I moved from Adobe to Affinity and have loved it. Most of the keybindings are the same, a lot of similar tooling. Basically if you completely reconfigured PS from the ground up with a focus on UI design, and kept 80% of the features, while adding in the most relevant tools from AI, you'd have AD (that's over simplifying but basically it). I love it.
I'd also recommend checking out the Bugs section on Affinity's forum to get a feel for the state of development. They move quick and have great support, but bugs do exist.
Agreed, all the above. For branding/UI work, I use both apps constantly, and I'll likely go Affinity-only if third-party tools and plugins build in support for it in the future.
Basically if you completely reconfigured PS from the ground up with a focus on UI design, and kept 80% of the features, while adding in the most relevant tools from AI, you'd have AD (that's over simplifying but basically it).
^ Exactly this!
Hands down. It's fantastic software. Very fast. No bugs to speak of like Sketch. Coming from any Adobe software you should be able to get up and running extremely fast.
How is the Asset Management? Can you sync across documents and machines/people?
You can. It does this out of the box. Check out a video I made on the "Assets" feature. - https://youtu.be/Kxk-iJn7DNM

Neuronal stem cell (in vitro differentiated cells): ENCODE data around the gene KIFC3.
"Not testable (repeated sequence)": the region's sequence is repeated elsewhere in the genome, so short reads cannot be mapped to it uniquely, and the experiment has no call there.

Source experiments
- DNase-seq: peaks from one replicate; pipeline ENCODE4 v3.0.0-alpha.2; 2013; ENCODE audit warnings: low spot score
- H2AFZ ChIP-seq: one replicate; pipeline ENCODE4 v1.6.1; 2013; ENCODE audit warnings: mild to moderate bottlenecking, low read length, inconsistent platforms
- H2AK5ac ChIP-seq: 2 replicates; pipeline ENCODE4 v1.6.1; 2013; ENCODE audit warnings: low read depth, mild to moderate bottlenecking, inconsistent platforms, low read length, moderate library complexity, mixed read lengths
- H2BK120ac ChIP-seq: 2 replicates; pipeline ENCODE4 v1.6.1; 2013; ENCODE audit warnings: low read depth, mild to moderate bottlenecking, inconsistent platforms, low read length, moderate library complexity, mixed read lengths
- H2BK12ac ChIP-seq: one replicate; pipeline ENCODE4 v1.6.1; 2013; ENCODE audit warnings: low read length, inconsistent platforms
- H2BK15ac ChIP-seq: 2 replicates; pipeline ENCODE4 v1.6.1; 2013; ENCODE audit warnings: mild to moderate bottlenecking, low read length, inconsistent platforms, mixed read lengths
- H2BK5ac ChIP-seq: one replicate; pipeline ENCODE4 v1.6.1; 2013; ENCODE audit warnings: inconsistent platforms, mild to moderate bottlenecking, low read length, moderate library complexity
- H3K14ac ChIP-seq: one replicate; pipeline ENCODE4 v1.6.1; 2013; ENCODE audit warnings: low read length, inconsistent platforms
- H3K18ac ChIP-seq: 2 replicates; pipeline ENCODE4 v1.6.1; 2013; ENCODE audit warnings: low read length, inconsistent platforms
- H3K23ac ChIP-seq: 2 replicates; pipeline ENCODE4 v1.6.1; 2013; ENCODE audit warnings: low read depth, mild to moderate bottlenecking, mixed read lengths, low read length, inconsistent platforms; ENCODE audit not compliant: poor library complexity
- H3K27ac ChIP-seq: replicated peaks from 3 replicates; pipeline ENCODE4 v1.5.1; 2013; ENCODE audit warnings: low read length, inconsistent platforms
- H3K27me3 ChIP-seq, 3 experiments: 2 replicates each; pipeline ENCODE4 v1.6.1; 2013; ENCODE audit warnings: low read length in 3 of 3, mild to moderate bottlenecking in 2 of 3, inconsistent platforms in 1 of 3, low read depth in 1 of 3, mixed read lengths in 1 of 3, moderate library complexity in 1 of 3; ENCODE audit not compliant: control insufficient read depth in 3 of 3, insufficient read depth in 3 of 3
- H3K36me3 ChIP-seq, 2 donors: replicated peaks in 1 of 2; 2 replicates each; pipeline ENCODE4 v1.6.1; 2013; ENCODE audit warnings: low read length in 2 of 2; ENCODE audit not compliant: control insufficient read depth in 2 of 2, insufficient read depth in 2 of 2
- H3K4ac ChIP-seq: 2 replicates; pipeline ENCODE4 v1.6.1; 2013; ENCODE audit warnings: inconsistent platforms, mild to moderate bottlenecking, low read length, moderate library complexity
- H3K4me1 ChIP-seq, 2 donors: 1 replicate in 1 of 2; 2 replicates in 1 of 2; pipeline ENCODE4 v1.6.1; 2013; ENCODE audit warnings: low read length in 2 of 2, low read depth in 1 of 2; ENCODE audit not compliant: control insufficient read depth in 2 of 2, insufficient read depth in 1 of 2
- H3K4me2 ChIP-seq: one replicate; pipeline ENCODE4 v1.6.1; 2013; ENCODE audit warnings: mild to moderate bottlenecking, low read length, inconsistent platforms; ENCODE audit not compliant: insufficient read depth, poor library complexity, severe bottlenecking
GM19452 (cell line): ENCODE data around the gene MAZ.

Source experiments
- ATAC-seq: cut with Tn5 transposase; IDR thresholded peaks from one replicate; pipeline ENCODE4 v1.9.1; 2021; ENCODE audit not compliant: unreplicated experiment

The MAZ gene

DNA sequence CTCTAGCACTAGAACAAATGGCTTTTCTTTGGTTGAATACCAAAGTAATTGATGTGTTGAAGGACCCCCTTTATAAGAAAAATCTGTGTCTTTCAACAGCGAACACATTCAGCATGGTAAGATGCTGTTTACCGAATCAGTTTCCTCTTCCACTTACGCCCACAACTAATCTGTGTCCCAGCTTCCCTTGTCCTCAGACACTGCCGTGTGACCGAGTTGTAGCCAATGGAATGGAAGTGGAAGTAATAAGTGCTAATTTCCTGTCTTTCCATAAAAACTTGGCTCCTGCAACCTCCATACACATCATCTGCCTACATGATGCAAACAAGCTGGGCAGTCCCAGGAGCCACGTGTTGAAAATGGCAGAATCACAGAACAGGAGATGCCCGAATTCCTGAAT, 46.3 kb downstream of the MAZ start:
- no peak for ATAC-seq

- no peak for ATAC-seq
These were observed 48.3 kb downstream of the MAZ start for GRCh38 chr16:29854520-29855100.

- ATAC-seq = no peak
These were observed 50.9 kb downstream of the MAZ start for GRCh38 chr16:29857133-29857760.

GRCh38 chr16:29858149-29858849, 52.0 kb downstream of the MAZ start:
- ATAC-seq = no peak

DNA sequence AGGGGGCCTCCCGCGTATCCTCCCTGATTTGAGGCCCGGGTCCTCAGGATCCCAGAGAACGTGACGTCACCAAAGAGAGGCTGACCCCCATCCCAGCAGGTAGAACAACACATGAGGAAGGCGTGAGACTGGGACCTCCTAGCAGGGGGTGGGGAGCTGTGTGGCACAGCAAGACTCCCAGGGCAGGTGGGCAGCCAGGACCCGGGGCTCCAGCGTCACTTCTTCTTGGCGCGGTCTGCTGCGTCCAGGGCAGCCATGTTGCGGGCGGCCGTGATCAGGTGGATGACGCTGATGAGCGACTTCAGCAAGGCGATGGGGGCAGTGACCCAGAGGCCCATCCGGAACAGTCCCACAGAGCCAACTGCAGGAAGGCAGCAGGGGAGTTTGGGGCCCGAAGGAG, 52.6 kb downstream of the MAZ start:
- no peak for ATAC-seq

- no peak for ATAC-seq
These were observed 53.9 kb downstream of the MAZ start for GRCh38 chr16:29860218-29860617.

I do, I use it exclusively now for my work. One of the main reasons is that some client agency work requires me to send over psd files which I save all my artboards as separate psd's this is something Sketch just can't do.
I use Sketch because I started back ago and because from what I see, you can use Sketch on other programs like Principle, etc. Affinity Designer gives me that message of "we are the best" but the rest of the important thing I want to have, don't, so, I don't use it yet.
It's not perfect as it lacks a plug-in system like Sketch, but it's great. I'm a Windows user and I love using it. I just wish it were more acknowledged by the design community.
Holy hell, some of these features actually rival Photoshop for functionality! Sketch always felt very "light" to me, I tend to utilise Smart Objects, Layer Comps, Generator for auto-export etc and Sketch just doesn't do this for me. I hope they have a trial
Sure do, 10-day trial here Tom: https://affinity.serif.com/signup/trial/designer/
The ability to open .ai and .psd files in Affinity's programs makes for a pretty simple transition. I'm a fan.
Holy sh!t fix the god damn pen tool already!
Sorry, had to get it out.
Yeah, I'm with you on this one. I use Sketch, AD and illustrator and I have to say the Illustrator has defined what a pen tool should be. I wish more time was dedicated to making the pen tool better for both Sketch and AD.
The boolean and perspective / size / skew manipulation in Sketch are horrible. An icon I can pull off in 20 minutes in Sketch is a day of strategery. I like how Sketch works for quick mockups but I feel it requires tons of assistance from other tools for the most trivial of design tasks and it's quite annoying. It works great if most of the design you do is assembling rectangles with rounded corners and shadows. Everything else is extremely laborious (like dealing with type, holy hell...)